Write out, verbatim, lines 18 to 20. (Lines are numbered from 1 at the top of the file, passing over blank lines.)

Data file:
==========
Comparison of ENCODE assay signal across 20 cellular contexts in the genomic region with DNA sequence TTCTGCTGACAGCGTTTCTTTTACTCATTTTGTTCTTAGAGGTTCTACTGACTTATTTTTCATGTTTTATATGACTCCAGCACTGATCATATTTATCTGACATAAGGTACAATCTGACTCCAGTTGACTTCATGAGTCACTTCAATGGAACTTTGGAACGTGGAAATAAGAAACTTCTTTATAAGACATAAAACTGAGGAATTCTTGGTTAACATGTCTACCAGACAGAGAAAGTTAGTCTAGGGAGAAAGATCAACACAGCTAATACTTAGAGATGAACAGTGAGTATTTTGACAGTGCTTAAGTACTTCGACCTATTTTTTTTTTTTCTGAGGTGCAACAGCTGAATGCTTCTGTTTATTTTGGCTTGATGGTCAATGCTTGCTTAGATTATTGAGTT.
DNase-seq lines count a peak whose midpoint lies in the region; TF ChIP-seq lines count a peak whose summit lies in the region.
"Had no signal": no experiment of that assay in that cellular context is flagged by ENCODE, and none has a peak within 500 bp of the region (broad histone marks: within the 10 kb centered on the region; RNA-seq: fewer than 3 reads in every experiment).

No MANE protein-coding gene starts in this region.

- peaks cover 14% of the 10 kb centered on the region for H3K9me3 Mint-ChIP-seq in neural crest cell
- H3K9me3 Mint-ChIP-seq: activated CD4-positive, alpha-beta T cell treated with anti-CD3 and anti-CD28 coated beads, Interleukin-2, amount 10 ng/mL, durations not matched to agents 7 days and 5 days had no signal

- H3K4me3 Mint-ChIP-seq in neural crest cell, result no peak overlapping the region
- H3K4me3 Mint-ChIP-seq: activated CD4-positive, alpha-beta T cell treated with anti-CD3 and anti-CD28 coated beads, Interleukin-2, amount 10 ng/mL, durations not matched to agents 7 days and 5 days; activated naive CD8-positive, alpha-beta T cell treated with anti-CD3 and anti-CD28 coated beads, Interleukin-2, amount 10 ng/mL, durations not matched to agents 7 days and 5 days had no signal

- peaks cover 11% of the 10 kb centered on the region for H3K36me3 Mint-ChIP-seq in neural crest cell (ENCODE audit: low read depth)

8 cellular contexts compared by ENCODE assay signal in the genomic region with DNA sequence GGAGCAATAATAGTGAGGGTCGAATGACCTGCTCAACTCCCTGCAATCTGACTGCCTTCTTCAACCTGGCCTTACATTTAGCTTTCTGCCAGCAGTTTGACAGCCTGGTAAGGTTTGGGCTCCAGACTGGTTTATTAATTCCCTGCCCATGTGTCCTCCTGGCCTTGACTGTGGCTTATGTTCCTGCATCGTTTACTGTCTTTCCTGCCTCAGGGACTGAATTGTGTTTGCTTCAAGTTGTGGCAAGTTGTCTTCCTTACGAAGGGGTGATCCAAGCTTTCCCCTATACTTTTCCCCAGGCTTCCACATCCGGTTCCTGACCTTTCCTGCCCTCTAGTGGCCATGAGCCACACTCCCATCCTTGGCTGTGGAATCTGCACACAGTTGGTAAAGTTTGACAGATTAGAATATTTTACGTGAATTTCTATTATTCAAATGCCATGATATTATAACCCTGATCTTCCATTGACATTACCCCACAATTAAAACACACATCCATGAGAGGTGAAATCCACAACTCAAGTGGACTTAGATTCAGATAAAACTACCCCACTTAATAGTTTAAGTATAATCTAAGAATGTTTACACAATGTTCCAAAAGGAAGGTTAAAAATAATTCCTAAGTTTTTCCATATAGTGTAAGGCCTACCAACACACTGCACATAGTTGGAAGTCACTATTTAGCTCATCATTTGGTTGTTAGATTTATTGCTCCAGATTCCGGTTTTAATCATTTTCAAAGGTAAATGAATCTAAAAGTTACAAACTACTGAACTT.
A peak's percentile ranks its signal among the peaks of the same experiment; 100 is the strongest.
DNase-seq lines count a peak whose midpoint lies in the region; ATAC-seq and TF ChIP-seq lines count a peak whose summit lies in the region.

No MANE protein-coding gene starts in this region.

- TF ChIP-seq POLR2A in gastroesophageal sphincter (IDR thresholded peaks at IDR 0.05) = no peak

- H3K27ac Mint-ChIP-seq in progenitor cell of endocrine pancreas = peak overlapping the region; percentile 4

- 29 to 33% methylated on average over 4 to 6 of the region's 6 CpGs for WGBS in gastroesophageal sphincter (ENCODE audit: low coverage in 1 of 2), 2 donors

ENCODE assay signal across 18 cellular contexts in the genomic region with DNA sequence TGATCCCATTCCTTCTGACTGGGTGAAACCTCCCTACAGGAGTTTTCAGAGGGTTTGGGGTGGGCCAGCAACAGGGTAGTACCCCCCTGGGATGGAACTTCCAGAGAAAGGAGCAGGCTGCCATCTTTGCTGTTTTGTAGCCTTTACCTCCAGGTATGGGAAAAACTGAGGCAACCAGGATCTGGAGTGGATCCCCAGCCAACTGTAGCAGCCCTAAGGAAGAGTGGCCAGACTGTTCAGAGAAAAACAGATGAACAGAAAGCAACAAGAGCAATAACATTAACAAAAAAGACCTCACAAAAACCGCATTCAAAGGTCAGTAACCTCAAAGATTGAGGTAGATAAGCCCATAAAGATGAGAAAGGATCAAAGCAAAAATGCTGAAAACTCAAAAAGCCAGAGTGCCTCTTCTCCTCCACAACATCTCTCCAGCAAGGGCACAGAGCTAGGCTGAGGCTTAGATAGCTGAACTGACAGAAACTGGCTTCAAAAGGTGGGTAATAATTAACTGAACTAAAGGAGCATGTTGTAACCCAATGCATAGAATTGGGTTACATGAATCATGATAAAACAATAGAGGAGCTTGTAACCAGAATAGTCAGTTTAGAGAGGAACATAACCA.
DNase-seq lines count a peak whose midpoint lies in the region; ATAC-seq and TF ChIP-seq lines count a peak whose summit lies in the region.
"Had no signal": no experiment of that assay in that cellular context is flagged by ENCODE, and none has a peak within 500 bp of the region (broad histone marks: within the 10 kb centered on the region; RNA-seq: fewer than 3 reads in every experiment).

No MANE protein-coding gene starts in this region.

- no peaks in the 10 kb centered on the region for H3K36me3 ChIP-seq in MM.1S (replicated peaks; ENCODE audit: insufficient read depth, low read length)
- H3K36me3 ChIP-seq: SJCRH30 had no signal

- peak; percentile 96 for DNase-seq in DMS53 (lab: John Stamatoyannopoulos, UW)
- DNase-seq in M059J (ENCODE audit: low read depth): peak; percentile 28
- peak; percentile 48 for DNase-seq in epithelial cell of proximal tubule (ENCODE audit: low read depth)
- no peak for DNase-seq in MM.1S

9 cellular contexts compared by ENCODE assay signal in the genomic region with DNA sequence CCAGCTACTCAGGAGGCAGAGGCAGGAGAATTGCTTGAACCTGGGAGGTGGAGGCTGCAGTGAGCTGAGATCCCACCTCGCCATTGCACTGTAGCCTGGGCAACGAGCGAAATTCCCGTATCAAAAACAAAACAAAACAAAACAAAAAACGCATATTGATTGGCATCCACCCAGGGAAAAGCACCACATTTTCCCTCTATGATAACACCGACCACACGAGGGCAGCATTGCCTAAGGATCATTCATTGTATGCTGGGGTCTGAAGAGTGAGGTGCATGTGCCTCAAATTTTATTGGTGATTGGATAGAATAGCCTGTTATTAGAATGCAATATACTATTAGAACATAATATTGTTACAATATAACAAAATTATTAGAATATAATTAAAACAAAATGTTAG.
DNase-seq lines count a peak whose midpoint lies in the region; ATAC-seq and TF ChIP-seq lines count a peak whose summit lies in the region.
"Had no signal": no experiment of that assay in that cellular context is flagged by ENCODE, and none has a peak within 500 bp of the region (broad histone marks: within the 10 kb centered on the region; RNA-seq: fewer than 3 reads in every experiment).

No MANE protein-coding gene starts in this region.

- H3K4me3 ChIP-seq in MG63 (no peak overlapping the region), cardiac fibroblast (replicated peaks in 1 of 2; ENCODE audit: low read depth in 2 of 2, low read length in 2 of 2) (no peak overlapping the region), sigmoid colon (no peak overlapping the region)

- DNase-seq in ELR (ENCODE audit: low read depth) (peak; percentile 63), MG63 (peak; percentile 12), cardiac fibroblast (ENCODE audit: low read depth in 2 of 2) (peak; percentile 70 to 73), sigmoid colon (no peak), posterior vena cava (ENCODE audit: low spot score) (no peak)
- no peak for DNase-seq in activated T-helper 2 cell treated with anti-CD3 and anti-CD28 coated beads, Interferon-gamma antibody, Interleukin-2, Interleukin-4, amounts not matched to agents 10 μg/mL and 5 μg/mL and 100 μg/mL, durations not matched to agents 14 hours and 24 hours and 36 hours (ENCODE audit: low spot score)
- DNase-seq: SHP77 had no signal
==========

DNase-seq lines count a peak whose midpoint lies in the region; ATAC-seq and TF ChIP-seq lines count a peak whose summit lies in the region.
"Had no signal": no experiment of that assay in that cellular context is flagged by ENCODE, and none has a peak within 500 bp of the region (broad histone marks: within the 10 kb centered on the region; RNA-seq: fewer than 3 reads in every experiment).

No MANE protein-coding gene starts in this region.